During the final week before getting on stage many athletes use carbohydrate and water loading strategies to make sure they look their best on stage. If timed/measured incorrectly it can cause the athlete to get to stage bloated and looking soft. Nothing is worse than putting months of work in, but feeling as though you do not look your best on the day. Not sticking to your macros can ruin months of hard work.
Your body is the most resistant to fat loss
Competition prep is essentially a form of controlled starvation.
The leaner you get, the more resistant your body will become to losing any more body fat.
Hormonal changes and a slower metabolism make the body far more resistant to fat loss than during the earlier stages of prep. This means that you may have to work much harder to lose the last few grams of fat than the first kilogram.
Even at an elite level the tiniest difference can be the difference between placing or not, therefore, sticking to your macros in these final stages is a must!
TIP: Competition prep is more of a mental challenge than anything else. Finding strategies to deal with cravings and temptations is part of the process. During the final few weeks of prep, I found it easier to stick to my diet than in the first few weeks. I applied a strategy to deal with something that is referred to as ‘ego depletion’ in social sciences.
Ego depletion is the idea that you have a limited “amount” of willpower per unit of time, for example per day. Once this resource is used up self-control tends to be low. Resisting temptations in the form of prep-unfriendly foods reduces the amount of self-control you have and if it is completely depleted, it may result in you cheating on your diet. The more you tell yourself “no” in one day, the more this amount is reduced, depleting your willpower or self-control to stick to a diet. So rather than telling myself “no, you can’t have this food”, I told myself “I can, just not right now”, thereby not reducing my willpower ‘stores’. If you can tell yourself that you can have this food in a week as opposed to next month, it makes the process far easier! It’s the final stretch and it’s important to realise you won’t be on prep forever, even though it sometimes feels like that. 

So stick to your macros
To summarise, towards the end of the prep you have less flexibility with your diet as you still need to hit your (micro)nutrient requirements but you have less calories to do so. Remember , every calorie is important! At the same time your body is more resistant to further fat loss, which means you need to work harder than before to lose the same amount of fat. Even though cheating on your diet just before competition may not instantly ruin your hard-earned physique, it is important to stick to your macros until the end, as this can be the difference between making it to the podium or not. If you’ve made it all the way to the final weeks, you can keep it up for a few more days. We believe in you!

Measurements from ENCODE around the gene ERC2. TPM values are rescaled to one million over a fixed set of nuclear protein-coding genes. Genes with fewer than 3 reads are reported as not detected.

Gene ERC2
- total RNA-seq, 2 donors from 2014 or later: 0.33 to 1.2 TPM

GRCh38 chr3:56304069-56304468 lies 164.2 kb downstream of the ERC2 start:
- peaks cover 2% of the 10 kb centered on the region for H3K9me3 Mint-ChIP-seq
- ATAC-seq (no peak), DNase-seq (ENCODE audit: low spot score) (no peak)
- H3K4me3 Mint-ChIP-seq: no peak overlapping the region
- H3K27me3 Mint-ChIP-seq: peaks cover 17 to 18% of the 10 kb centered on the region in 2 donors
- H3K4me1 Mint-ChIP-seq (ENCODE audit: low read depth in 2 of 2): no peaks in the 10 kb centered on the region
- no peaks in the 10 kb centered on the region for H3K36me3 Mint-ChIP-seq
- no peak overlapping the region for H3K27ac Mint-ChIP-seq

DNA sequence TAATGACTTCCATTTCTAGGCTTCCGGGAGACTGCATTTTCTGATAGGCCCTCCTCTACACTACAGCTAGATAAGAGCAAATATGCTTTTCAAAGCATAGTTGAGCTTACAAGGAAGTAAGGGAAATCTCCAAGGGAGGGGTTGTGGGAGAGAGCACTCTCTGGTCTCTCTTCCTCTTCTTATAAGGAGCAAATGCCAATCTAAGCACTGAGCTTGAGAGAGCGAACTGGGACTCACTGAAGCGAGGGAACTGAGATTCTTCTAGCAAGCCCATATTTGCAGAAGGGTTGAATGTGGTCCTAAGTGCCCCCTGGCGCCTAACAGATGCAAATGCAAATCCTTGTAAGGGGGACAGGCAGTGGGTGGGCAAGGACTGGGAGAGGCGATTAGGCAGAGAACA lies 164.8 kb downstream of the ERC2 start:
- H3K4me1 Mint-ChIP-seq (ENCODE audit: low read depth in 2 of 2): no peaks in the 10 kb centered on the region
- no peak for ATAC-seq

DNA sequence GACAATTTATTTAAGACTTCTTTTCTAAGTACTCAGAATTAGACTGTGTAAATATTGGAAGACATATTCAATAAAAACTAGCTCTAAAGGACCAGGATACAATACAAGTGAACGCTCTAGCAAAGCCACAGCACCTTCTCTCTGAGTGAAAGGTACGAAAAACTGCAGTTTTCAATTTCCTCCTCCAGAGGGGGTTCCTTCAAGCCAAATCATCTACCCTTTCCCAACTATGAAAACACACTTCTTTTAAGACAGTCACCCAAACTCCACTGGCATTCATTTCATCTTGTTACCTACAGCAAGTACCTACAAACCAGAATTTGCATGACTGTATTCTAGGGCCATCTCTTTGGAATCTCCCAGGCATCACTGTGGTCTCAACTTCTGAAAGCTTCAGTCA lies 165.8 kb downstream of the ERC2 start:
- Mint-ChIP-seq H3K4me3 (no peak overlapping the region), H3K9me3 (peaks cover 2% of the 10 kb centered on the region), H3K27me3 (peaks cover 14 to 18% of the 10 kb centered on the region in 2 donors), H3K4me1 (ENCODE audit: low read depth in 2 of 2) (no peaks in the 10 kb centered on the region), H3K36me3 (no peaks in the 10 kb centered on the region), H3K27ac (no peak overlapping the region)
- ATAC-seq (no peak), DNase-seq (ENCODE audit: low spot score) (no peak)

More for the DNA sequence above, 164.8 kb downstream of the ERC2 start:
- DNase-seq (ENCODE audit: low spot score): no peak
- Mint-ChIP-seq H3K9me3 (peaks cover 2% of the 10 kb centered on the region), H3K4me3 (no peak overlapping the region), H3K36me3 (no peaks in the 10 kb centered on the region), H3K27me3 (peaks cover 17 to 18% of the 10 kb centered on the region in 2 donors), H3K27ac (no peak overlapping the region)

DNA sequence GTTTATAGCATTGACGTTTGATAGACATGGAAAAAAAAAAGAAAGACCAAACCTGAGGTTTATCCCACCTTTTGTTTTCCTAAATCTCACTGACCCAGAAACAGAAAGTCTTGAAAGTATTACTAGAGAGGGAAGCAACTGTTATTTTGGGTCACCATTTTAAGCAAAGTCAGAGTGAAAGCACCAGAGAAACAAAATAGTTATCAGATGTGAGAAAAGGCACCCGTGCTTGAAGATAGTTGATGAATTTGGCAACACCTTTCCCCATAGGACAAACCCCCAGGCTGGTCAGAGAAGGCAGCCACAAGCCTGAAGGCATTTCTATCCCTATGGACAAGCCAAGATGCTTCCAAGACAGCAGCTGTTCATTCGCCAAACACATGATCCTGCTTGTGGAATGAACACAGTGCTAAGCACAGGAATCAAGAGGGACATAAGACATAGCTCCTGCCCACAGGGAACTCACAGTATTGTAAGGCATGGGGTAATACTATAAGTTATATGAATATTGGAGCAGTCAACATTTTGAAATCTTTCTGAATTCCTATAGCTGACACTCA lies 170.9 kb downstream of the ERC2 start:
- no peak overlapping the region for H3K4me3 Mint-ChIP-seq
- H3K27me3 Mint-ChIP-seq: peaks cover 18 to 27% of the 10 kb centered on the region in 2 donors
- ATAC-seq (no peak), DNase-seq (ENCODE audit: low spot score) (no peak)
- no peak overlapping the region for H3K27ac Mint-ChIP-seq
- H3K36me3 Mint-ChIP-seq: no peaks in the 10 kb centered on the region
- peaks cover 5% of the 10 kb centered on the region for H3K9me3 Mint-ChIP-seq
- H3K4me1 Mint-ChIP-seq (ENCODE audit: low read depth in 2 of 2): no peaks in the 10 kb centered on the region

Read More

Topics: Nutrition

The In's and Out's of the Cheat Meal

Posted by phillip on Sep 8, 2017 9:30:24 AM


So, what exactly is a cheat meal?
A cheat meal is most commonly viewed as a high calories meal that often incorporates foods types deemed unclean or unhealthy by the consumer.
In my personal opinion there are two types of these…

The standard cheat meal

This is a planned cheat, consumed on top of the individuals usual calorie intake offering a refuge from their normal (most likely bland) diet. It usually consists of foods that have no played part in this persons diet day to day, and therefor something they have been craving. Its used an excuse to indulge once every week to 10 day period. There is generally no real structure around the cheat meal and calories are not really a concern. An example of a standard cheat meal might be a large dominos to go served with a healthy dose of Ben and Jerry’s!

Strategic re-feed meal

This is slightly different to a cheat meal in that it is macro specific and adapted to the individual with regards to timing of the reefed and specific amounts.

An example of a re-feed meal could be:

Taking a male on a linear 2500kcal 250g P/200g C/77g F to introduce a meal of 700kcal 30g P/70g C/33g F, every 4-10days (depending on the individual and results).